Living the Virtual Life
Doctor tells you to sit down, so right away you know. Your esophagus, your heart and your lungs are shot, you have a tumor the size of an Idaho potato growing in your brain and your twisted bowels could blow any second, but the parts are in stock and you'll be out in under an hour.
They’ll soon be able to scrape a little part of us off the pavement, reconstitute us in the fridge overnight, pop us out in the morning. We'll jiggle a bit, but once we get to room temperature we'll be ready to face another day of eternity, neither glad nor sad, and as even as a field of wheat, and full of joy to be so enjoined at root and sky, and free to wave forever under a nourishing sun, continually uploaded to protect the System from thoughts, especially those concerning the purposelessness of immortality. To keep us focused and on task we'll each be imbued with a sense of higher purpose--not the purpose so much as the sense of it, because, as we would have known had we read the contract when we clicked "I Accept," our purpose is unknowable.
Sex will no longer be necessary for reproduction and so will become recreational rather than procreational. Men and woman will trade hormones and come out somewhere in the middle, and it is this third sex that will reject pantyhose, paving the way to our inevitable nudity.
Two forces come together to create our rush to immortality. The first is biotech, DNA, stem cells and so forth.
The second force is environmental. We have become motionless bodies exposed to little wear and tear, like garage-kept new cars, never driven, without miles.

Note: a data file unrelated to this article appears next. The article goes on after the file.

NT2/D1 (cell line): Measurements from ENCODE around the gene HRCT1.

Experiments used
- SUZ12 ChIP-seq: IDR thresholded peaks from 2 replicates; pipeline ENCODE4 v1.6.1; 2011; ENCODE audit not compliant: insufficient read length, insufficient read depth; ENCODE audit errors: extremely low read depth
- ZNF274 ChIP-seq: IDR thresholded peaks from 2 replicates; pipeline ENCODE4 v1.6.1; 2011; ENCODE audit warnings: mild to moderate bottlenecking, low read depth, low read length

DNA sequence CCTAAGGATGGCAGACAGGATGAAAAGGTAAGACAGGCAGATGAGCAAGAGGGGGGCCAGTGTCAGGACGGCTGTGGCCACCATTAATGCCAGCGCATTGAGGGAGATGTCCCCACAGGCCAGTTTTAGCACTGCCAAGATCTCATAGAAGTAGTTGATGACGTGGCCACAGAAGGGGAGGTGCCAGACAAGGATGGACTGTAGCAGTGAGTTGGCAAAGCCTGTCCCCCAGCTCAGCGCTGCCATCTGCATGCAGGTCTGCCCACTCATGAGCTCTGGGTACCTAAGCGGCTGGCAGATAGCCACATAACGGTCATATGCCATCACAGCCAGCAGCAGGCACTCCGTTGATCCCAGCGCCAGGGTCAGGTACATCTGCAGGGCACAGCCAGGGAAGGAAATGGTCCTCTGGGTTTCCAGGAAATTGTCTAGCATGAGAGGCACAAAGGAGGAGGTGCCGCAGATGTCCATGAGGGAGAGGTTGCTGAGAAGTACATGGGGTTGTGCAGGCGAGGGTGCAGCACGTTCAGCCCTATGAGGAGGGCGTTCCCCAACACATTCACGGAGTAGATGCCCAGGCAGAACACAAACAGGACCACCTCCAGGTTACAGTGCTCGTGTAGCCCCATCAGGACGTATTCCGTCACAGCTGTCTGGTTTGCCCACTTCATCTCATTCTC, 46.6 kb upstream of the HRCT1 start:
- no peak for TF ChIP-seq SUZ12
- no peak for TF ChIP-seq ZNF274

We finally figured out – quite by accident – just how harmful physical movement has always been. Not just physical exercise and sports, but physical movement of any kind, including the use of nonmotorized wheelchairs. Very, very bad.
Long term, it’s physical exercise that kills us. Use is abuse. Muscles are unnecessary – why feed them? Anorexia was normal all along. Paris Hilton is buff.
Our new bodies were first modeled by Bill Gates, who set himself to the task of reducing us all to his meekly stature when he reached his stated goal of putting a personal computer on the desk of every human being in the world – or was that Steve Jobs’ goal? It doesn’t matter. History’s bunk anyway, as Lee Iococca said so memorably.
Between our dangerous jaunts through the real world we’re spending more and more time in the safe-zone of computer interplay, tapping, mousing, reading, writing, playing, adding, subtracting – it doesn’t matter what we’re doing, as long as we’re sitting still.
Imagine a time-lapse motion study of you sitting at your computer. You might disappear once in awhile for a frame while you go pee, but then you’re back, as still as a stone monk with a bad twitch.
Not so long ago it was believed that lack of exercise – lack – was bad enough for the human body to actually kill it. Ironically, this was just about the time the personal computer made its debut.
Somewhere in the eighties, between the introduction of the TRS80 Model II Computer by Radio Shack (which harnessed 64k of raw power and included a second disc drive which by itself was the size of a small refrigerator, all for $13,000), and the time that Time Magazine called the Computer their Man of the Year, a middle-aged man named Jim Fixx came running down America’s streets wearing silly outfits and special shoes and headgear to sop up sweat, every inch of him pasted over with logos.